"Sometimes the Heart Needs Steering": Reflections on Professor Ben Ze'ev's Lecture

Every day, we experience challenges that require us to make compromises with ourselves and others. This is true of our personal lives, as well as our professional lives, just as it is true in politics, religion, and economics. On Sunday, 12 March 2017, Haifa University Professor Aaron Ben Ze’ev of the Philosophy Faculty gave the students of EMIS a comprehensive lecture on the subject of compromise in the areas of love and romance.

Professor Ben Ze’ev began by quoting Alicia Florrick, a character from the television series The Good Wife: “Sometimes, the heart needs steering.” The notion that sometimes the heart must be steered rather than followed provided the basis for Professor Ben Ze’ev’s lecture.

The professor proceeded to describe the nature of compromise as follows: First, compromise does not entail abandoning ones principles and standards; rather, it requires having a set of priorities and, if one contradicts another, cancelling the lesser in the name of preserving the greater. He said that ideals can be divided into two general categories, the economical and the political. If an ideal falls into the first category, then compromise is indeed possible, as there is no ideal that cannot be negotiated. However, if an ideal is seen as essentially sacrosanct, then compromise is likely impossible.

Love, the professor argued, incorporates a combination of the sacred and the negotiable. Providing examples, Ben Ze’ev described several women to whom he’d spoken about their marriages. Some women said they had settled for their husbands because they had thought they would be good fathers; some settled because they thought their husbands would change; and some simply said they could not go back on their decisions because the wedding invitations had already been sent out.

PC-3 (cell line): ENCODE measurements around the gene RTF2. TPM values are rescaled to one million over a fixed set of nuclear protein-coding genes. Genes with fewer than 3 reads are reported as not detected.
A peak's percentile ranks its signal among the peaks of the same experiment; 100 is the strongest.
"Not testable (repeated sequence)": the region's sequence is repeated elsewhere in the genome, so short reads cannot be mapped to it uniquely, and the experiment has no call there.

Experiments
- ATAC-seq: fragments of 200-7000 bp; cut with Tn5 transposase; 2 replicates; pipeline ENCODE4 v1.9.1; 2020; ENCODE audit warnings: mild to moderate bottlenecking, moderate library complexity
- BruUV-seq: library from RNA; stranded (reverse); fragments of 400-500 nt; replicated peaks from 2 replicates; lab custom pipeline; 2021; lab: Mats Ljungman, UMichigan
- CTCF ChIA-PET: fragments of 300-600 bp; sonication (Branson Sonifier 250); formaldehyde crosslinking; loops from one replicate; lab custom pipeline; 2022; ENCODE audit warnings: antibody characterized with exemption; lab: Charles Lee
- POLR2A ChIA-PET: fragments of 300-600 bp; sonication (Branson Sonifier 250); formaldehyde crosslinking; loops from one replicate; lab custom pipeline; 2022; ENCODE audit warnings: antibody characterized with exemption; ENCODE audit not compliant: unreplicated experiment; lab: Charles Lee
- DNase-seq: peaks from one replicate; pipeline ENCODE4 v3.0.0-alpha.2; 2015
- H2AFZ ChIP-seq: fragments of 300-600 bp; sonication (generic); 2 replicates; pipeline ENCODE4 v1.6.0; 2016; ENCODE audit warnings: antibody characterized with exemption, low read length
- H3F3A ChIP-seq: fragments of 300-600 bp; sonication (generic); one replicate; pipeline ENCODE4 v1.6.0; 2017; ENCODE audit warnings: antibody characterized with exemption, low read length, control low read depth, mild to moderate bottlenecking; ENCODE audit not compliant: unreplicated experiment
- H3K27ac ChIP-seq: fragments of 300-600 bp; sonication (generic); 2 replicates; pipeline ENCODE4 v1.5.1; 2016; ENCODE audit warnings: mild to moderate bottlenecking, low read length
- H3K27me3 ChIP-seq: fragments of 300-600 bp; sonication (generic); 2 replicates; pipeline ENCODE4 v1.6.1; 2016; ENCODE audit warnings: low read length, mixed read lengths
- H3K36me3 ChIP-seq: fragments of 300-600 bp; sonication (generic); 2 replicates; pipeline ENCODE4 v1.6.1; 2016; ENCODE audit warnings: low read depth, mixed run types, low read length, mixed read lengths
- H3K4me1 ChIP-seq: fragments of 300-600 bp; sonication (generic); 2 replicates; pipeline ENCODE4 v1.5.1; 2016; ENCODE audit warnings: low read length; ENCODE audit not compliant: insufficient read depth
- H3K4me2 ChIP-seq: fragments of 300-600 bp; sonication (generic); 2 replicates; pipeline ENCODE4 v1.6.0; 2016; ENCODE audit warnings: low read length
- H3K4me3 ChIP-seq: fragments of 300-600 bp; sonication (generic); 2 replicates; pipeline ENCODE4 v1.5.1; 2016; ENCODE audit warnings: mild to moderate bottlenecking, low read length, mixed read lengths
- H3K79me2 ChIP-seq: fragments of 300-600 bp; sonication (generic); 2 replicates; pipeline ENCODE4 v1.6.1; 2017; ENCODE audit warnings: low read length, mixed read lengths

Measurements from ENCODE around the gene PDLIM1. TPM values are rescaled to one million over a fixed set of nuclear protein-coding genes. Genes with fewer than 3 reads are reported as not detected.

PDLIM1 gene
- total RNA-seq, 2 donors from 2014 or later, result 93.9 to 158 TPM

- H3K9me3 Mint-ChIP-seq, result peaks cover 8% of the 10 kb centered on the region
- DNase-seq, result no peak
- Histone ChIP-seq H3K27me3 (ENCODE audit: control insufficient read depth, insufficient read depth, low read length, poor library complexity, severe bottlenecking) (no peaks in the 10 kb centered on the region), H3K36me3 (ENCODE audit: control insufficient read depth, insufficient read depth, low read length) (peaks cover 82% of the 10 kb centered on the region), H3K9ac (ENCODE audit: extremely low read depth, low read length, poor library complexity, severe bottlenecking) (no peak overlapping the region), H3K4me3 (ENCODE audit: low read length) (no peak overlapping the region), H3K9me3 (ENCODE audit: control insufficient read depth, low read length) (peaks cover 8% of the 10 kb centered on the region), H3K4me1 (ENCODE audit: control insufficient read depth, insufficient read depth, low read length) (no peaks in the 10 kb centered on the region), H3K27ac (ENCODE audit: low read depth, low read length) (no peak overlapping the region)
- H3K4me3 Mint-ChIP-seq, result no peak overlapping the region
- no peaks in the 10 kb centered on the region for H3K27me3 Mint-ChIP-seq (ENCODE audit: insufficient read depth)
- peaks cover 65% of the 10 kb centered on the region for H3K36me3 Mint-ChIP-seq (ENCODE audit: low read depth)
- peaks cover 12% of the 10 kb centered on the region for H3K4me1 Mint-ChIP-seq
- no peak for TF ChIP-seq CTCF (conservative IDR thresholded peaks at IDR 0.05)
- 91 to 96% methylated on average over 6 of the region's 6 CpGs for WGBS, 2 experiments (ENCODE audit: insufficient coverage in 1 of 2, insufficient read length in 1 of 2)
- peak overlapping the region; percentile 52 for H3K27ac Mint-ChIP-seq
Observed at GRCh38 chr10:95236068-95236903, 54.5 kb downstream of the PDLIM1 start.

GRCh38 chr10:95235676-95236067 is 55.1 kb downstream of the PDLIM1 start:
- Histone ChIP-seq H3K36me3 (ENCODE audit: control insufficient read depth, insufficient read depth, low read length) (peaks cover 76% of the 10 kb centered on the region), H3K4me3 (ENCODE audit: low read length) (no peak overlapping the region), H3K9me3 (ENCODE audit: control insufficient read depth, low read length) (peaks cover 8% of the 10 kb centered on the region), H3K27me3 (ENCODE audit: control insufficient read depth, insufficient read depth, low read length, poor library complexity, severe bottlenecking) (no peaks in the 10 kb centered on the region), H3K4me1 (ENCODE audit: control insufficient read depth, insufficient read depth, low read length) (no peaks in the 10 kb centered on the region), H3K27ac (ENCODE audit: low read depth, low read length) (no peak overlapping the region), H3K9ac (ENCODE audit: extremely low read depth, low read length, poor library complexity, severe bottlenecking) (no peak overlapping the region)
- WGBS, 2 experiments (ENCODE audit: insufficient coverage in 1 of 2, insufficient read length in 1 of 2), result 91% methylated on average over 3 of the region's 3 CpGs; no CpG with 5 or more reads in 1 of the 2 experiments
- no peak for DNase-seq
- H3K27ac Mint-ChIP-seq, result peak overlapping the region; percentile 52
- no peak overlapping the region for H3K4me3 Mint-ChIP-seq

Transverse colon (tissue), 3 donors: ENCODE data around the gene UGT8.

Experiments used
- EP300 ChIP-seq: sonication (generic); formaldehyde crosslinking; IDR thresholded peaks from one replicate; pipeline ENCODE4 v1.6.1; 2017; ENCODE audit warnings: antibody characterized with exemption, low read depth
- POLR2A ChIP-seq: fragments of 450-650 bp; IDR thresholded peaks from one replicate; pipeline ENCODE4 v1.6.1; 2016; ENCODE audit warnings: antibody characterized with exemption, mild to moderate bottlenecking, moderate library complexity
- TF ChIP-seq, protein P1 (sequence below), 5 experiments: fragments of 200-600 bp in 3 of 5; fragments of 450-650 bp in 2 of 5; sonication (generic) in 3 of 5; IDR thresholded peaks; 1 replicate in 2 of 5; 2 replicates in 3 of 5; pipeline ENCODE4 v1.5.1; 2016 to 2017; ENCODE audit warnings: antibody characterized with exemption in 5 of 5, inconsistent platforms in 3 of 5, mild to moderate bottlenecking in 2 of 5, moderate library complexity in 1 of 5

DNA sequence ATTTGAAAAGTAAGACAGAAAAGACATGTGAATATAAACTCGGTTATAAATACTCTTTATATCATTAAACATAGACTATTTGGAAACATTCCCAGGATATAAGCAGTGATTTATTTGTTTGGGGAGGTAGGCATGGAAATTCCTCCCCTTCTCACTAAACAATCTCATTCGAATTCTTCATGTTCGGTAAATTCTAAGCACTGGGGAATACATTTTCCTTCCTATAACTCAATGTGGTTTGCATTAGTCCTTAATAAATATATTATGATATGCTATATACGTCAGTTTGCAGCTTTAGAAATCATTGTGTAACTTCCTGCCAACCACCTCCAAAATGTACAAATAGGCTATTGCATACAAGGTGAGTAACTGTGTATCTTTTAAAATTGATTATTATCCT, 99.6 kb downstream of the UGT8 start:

To conclude, Ben Ze’ev articulated three main types of compromise:  1) compromise on romantic freedom through entry into a relationship; 2) compromise on the value of the person as a person (i.e., settling for a mediocre person); 3) compromise on value of the person as a romantic partner (i.e., settling for a decent person who proves to be a low-quality partner). Overall, the professor encouraged the notion that true, profound, loving relationships involve a great deal of compromise and pragmatism. He encouraged students to be open to making compromises that may improve their lives.

Interspersed with amusing and enlightening quotations by such luminaries as Montaigne, Spinoza, Gloria Steinem, and Zsa Zsa Gabor, Professor Ben Ze’ev’s lecture was a thought-provoking and systematic treatment of the nature of and need for compromise in romantic life.